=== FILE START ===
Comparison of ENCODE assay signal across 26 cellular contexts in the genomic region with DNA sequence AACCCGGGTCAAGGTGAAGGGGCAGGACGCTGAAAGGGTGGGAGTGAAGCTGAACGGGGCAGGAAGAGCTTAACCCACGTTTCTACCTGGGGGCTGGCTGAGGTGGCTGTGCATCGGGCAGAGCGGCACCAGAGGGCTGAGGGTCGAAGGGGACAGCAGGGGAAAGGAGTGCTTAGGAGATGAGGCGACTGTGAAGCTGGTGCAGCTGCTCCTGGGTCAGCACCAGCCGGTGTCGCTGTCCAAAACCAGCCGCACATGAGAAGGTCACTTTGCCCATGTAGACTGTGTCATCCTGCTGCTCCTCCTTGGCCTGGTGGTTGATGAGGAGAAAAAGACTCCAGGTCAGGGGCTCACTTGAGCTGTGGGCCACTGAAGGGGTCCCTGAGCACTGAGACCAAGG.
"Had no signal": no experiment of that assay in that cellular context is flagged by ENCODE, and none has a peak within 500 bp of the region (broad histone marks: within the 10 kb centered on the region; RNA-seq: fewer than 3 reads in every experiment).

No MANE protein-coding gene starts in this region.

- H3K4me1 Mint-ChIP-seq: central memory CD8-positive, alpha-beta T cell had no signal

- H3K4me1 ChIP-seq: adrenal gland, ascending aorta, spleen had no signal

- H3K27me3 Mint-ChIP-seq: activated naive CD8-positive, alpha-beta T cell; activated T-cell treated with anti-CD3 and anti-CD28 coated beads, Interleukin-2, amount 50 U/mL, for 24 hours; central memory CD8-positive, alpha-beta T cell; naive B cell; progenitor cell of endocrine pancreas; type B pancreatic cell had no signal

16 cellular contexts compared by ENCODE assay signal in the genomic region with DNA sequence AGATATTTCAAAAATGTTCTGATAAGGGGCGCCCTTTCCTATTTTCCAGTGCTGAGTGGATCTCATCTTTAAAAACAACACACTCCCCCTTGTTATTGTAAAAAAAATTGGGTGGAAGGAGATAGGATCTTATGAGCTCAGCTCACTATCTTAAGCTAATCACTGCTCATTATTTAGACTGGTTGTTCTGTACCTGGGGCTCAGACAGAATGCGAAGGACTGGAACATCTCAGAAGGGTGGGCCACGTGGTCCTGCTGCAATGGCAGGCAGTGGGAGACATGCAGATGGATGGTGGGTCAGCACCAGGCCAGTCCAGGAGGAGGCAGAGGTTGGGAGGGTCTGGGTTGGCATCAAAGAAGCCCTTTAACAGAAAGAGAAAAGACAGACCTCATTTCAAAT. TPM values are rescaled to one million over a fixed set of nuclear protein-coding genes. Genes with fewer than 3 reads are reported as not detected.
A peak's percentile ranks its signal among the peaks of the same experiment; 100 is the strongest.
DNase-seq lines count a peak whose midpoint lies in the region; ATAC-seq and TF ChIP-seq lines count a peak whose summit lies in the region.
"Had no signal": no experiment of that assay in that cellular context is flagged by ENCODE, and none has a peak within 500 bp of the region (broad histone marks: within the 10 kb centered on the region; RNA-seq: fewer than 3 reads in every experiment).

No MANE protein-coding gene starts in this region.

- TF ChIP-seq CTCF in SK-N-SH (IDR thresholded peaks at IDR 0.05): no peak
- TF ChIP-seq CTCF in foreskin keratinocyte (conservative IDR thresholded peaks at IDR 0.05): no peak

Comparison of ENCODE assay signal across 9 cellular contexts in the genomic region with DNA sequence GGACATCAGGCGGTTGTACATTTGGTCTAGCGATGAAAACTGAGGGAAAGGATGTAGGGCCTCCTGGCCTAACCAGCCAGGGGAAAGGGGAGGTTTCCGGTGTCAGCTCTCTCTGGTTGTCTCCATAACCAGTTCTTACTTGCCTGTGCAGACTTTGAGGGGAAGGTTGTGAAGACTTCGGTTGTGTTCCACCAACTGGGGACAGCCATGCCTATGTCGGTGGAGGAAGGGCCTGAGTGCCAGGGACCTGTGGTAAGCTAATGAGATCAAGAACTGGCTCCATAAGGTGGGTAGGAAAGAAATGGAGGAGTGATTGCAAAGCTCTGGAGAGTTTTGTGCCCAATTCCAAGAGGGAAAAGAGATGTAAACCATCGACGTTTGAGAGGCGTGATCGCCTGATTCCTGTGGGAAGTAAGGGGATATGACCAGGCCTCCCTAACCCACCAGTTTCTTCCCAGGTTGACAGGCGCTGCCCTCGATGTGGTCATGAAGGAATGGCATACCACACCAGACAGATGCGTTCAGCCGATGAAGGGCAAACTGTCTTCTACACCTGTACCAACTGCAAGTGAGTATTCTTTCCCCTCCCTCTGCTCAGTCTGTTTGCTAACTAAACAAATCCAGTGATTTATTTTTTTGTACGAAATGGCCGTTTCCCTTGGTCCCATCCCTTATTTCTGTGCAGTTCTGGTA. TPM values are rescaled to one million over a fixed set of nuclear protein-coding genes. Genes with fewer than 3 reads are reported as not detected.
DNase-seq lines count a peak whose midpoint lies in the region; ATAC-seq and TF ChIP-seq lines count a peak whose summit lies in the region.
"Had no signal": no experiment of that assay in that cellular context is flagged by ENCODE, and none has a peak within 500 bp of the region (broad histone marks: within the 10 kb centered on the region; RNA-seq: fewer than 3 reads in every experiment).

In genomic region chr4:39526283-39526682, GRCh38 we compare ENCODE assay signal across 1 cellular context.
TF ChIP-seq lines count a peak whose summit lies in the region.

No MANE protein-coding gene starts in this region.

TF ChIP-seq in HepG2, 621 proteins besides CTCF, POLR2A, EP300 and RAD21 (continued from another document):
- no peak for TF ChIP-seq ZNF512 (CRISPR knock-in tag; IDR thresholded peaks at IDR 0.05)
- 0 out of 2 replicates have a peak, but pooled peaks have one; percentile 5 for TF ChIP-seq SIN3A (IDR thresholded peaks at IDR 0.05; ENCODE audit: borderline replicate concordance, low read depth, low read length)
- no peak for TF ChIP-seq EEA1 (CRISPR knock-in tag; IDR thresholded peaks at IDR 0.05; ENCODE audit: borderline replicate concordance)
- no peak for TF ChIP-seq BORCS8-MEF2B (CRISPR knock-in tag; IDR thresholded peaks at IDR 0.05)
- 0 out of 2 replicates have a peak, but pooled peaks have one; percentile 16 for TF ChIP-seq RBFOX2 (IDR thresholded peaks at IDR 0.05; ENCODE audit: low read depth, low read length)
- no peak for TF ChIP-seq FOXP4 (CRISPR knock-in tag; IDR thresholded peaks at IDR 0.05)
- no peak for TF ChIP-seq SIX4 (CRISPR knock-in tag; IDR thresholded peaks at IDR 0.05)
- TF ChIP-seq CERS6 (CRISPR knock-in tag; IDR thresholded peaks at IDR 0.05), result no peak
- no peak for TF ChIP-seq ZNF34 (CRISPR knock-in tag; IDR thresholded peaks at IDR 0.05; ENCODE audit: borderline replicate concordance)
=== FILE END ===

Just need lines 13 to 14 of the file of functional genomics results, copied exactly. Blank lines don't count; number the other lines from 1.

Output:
- TF ChIP-seq CTCF in foreskin keratinocyte (conservative IDR thresholded peaks at IDR 0.05): no peak

Comparison of ENCODE assay signal across 9 cellular contexts in the genomic region with DNA sequence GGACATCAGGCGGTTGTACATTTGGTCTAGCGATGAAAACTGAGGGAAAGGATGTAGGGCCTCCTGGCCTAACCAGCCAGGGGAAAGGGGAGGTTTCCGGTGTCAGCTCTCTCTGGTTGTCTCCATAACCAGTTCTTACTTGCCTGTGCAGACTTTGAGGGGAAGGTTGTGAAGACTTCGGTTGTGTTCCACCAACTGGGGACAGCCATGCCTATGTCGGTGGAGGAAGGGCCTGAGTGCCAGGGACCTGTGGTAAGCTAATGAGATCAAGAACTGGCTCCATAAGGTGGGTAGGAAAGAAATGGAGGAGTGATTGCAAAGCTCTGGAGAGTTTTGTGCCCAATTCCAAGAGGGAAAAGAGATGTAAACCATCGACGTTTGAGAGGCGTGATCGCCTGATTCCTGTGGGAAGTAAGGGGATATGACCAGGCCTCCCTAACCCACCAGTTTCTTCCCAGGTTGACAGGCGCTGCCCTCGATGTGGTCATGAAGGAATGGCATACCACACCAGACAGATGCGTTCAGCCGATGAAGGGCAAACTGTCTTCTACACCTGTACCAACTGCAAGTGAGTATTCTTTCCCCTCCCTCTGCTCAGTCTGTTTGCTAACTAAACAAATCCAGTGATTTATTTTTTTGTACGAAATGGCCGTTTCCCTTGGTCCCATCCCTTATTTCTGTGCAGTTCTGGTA. TPM values are rescaled to one million over a fixed set of nuclear protein-coding genes. Genes with fewer than 3 reads are reported as not detected.